Wimbledon 2013: Roger Federer expects Andy Murray to provide the greatest threat to his SW19 crown

 

Roger Federer is the defending champion, has won Wimbledon seven times and is widely regarded as the greatest player in history, but as he prepares to open his 15th All England Club campaign against Victor Hanescu on Centre Court this afternoon the 31-year-old Swiss does not see himself as the favourite. Federer said here yesterday that he regards Andy Murray as "the favourite for every tournament he goes into around the world".

Federer admitted that he had thought even before last year's Wimbledon that Murray's time had come. "I was able to fight that off," Federer said. "But I think Murray played great last year throughout Wimbledon and the Olympics, and now again at Queen's."

Although the bookmakers consider this to be Murray's best chance – he is as short as 3-1 compared with 10-1 last year – the Scot is second favourite behind Novak Djokovic, followed by Rafael Nadal and Federer.

Federer, nevertheless, expects Murray to provide his greatest challenge. "For me he seems the most natural on this surface," Federer said. "The other guys – Rafa and Novak – are Wimbledon champions and [David] Ferrer is in the top four and also very good on grass, but to me Andy stands out a little bit over the others."

The Swiss said his only surprise had been that it took Murray until last year's US Open to win his first Grand Slam. "I thought Andy was going to win a big one anyway at some point," Federer said. "He's too good to keep losing semis and finals. He's put himself too often in that position time and time again.

"His game's very good for all surfaces. He's physically superb. He plays well. He's got crowd support here. He loves the US Open, Australia. He's grown up on clay, as well. Everything seems very natural for him. He doesn't only give himself one or two chances throughout the year to win Grand Slams, but multiple ones."

He added: "In previous years, and after the time I beat him in the Australian Open final, he went on a bit of a disappointing run. That wasn't the case after Wimbledon last year. He actually got much stronger. That's why he's increased his chances now, by winning big tournaments. He did so at the Olympics, the US Open."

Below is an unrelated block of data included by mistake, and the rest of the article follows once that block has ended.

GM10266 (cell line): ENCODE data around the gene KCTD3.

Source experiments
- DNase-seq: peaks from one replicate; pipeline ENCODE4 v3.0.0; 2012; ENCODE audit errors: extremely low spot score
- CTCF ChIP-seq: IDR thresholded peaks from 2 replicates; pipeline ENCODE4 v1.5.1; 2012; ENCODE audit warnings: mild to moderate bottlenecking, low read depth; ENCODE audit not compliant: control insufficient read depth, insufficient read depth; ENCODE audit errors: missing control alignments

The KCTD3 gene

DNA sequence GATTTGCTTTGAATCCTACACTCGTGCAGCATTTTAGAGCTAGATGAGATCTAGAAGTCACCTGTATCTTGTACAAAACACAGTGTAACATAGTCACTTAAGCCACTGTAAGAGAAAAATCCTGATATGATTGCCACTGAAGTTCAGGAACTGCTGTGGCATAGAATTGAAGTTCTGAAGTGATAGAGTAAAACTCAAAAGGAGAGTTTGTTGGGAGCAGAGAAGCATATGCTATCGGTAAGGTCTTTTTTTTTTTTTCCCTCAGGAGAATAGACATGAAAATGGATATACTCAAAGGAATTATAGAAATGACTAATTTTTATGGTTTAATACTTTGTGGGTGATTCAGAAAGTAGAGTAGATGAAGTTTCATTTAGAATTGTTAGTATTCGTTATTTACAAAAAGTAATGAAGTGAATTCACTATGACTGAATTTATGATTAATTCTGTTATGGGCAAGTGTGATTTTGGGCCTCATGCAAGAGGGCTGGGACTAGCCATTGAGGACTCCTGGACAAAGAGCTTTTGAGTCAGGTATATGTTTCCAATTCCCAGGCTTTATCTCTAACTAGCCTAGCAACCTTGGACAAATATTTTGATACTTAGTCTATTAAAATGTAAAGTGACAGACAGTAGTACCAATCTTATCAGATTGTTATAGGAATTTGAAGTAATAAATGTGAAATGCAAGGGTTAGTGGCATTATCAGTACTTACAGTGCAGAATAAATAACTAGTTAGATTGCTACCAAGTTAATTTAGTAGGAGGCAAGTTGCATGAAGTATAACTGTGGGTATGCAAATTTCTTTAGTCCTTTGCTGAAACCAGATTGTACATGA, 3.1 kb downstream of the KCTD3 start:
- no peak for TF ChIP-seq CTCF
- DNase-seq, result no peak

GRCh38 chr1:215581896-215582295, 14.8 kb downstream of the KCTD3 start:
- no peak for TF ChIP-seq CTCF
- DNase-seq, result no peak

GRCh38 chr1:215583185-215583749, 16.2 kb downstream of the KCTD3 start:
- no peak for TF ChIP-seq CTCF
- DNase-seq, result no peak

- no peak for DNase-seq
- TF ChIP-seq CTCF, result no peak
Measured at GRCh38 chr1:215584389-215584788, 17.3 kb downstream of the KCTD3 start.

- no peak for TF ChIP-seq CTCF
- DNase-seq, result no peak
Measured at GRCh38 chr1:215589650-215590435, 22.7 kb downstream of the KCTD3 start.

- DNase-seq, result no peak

Federer thinks Murray will be under less pressure this year. The Swiss recalled how winning his own maiden Wimbledon title 10 years ago had lifted a weight off his shoulders. "I felt great," he recalled. "I felt like: 'Here we go. This is a great time in my life.' I achieved a lifetime dream winning a Grand Slam, winning the World Tour Finals, reaching No 1. For some reason you feel invincible, but then again you clearly have to prove it time and time again.

"How did it work for me? I won the Australian Open and then I lost early at the French, but then was able to win Wimbledon again. After that, I was able to play super consistent for a long period of time. But then again, every player reacts differently. I would think it takes pressure away. Once you win your first one, you can enjoy it a bit more and you feel like the hard work's paying off. You feel like you're doing the right things. If you keep doing that, more often than not you should come out as a winner in the matches."

 



If Federer is to win the title he might have to beat Nadal in the quarter-finals, Murray in the semi-finals and Djokovic in the final. Federer drew the short straw in Friday's draw when Nadal, the No 5 seed, was lined up to meet the Swiss in the last eight. However, Federer insisted: "The quarter-finals are still a long way away. It was never supposed to be easy winning Grand Slams. I'm ready for the challenge. I like tough draws. I don't shy away from them. Anyway, there's no control over it.

"I have a very difficult draw with Rafa being in my quarter. My focus is on the first round. If you want to win the tournament here, you have to beat the best anyway. That's what I'm here for."

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